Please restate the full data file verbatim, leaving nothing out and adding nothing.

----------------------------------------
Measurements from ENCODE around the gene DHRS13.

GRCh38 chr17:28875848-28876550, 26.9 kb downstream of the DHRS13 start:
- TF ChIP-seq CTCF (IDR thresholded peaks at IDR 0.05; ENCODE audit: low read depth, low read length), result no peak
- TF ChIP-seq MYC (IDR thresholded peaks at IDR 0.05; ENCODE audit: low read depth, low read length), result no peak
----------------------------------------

Measurements from ENCODE around the gene DHRS13.

GRCh38 chr17:28875848-28876550, 26.9 kb downstream of the DHRS13 start:
- TF ChIP-seq CTCF (IDR thresholded peaks at IDR 0.05; ENCODE audit: low read depth, low read length), result no peak
- TF ChIP-seq MYC (IDR thresholded peaks at IDR 0.05; ENCODE audit: low read depth, low read length), result no peak